Sunday, April 25, 2021

Mother Vowel Stories

 When I started teaching 1st grade in 1971 in the classroom where I was a 1st grader, I was next door to a 1st grade teacher who was there when I was in first grade.  She was a wealth of information for this brand new teacher.  One of her "trade secrets" she shared with me was the Mother Vowel stories.

Over the years I have developed my version of the stories and have incorporated sign language.  I have found this reinforces students' memory of the sounds.  Following is my retelling of the Mother Vowel stories. © Jill Edwards Steeley


Mother Vowel Stories

               Once upon a time there was a lady named Mother Vowel.  She had five children, named A, E, I, O, and U. 

               All their friends had short names.  Jonathan was Jon, Gracelyn was Grace, Patrick was Pat, Elizabeth was Beth.  Mother Vowel’s children wanted short names too.  They begged and begged and begged their mother to have short names too. Finally, she told them. “Okay, I’ll think about what each of your short names should be.”   Her children cheered!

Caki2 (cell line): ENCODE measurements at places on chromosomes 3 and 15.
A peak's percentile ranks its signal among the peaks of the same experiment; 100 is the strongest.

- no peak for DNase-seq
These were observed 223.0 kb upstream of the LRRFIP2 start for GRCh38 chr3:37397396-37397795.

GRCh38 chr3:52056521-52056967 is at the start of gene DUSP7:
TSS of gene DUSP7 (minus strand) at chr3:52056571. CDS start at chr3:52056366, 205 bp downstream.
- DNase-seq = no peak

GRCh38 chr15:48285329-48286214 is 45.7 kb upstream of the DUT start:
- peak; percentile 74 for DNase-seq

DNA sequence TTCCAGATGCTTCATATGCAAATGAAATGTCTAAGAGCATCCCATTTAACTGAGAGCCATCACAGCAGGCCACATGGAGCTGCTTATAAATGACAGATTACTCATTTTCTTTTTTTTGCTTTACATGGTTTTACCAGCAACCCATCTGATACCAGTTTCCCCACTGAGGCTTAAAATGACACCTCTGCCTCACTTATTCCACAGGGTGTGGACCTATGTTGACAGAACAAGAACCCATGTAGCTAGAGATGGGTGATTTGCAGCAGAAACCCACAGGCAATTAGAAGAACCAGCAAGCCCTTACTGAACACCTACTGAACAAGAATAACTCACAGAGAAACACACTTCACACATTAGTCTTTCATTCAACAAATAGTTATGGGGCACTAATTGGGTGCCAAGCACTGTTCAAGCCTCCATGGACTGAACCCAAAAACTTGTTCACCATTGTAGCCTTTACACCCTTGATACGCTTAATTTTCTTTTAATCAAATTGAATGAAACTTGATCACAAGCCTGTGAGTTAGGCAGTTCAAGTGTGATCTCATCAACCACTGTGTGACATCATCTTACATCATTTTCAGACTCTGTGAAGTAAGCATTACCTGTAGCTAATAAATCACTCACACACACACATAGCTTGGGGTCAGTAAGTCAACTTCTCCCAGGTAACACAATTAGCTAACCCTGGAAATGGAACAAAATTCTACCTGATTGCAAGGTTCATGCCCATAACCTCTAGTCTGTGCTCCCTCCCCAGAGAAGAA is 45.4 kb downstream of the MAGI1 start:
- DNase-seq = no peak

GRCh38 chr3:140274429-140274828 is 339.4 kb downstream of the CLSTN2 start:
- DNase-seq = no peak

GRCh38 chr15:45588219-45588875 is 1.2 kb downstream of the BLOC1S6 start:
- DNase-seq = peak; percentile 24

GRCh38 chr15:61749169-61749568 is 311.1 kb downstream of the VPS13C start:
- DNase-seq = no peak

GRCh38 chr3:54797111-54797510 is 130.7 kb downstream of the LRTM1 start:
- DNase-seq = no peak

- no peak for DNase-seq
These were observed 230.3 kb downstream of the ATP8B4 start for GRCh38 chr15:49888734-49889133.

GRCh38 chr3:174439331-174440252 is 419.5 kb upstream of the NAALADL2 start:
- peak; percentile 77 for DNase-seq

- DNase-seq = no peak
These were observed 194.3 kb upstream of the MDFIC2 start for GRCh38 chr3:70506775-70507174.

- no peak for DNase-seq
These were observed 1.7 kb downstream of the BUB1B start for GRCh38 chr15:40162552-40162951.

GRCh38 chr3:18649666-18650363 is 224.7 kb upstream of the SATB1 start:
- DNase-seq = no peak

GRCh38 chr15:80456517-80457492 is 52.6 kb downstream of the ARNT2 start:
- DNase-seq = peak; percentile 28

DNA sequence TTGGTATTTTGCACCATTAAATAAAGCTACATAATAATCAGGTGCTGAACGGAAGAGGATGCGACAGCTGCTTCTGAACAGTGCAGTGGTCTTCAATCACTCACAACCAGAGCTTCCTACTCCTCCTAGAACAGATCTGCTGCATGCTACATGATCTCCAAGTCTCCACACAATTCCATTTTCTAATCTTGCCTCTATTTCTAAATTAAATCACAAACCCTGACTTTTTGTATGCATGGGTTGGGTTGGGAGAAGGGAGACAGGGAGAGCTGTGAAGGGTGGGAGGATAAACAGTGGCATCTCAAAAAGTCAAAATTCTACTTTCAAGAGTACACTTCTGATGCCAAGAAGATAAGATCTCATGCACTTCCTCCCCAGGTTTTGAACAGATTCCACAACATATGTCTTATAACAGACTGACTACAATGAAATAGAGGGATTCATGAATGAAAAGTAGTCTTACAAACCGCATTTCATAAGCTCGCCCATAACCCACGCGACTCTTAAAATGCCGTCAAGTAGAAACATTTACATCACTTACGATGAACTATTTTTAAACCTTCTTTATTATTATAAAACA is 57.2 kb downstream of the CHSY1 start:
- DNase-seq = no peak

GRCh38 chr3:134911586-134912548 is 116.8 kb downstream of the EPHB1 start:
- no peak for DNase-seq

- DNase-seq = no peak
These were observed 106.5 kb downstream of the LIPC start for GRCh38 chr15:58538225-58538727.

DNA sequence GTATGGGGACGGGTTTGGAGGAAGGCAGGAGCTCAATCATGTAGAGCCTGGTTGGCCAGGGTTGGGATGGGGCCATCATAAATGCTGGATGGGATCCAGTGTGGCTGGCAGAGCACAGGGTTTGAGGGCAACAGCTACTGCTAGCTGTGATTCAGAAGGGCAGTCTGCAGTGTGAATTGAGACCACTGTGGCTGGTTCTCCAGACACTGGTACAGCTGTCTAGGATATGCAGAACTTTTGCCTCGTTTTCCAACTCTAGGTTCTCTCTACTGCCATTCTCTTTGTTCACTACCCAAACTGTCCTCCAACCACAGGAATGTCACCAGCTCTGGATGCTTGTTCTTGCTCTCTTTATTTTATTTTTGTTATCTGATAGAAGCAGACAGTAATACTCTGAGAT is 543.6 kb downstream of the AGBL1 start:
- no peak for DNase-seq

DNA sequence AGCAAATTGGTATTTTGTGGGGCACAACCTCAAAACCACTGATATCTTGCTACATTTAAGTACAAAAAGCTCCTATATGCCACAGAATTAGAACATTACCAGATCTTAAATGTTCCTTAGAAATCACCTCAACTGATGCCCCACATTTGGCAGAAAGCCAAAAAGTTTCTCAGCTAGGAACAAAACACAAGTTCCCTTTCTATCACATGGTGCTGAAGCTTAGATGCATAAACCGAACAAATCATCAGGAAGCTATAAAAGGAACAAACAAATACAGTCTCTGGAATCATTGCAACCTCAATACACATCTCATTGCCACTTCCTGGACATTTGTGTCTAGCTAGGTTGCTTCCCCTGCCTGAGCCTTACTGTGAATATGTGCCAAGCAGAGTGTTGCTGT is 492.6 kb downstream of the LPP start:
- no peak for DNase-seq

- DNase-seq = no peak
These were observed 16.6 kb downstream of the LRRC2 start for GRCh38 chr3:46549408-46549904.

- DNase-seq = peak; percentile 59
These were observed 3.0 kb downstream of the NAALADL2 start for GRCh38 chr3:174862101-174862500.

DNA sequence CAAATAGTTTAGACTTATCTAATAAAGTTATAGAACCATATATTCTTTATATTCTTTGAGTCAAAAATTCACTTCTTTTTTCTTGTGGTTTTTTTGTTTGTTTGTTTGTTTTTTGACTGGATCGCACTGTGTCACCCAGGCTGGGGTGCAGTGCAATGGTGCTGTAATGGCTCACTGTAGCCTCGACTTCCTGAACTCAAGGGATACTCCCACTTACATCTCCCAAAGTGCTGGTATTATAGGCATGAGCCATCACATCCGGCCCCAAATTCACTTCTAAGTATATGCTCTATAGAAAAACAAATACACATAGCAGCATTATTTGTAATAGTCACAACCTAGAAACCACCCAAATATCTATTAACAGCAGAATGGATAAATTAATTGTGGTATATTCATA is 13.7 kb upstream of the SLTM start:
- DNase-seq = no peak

Short ă Story

               Mother Vowel’s youngest child had just learned to walk but couldn’t talk yet.  Each time she toddled into the kitchen, she would look up toward the cabinet to see if she could see an apple.  Apples were her favorite food.  She loved apples!

               Every time she saw an apple, she would get excited and make her hand into the shape of sign language a.  She put the tip of that thumb at the corner of her mouth and twisted it back and forth while she said, “ă, ă, ă.”

               Little A did this so often Mother Vowel decided “ă” would be her short name, like ă ă apple.

Short ĕ Story

               Mother Vowel’s next oldest child was a boy named E.  His favorite food was eggs.  He loved eggs.  He loved scrambled eggs, fried eggs, boiled eggs, deviled eggs, and even eggnog.  He wanted to eat eggs for breakfast, eggs for lunch, and eggs for dinner.      

               Whenever he asked for eggs, he always made a signal with his hand.  It looked a lot like a cracked egg.  He made a sign language e and said, “ĕ ĕ eggs.”  So, Mother Vowel told him this would be his short name.


Come back tomorrow for the rest of the stories.


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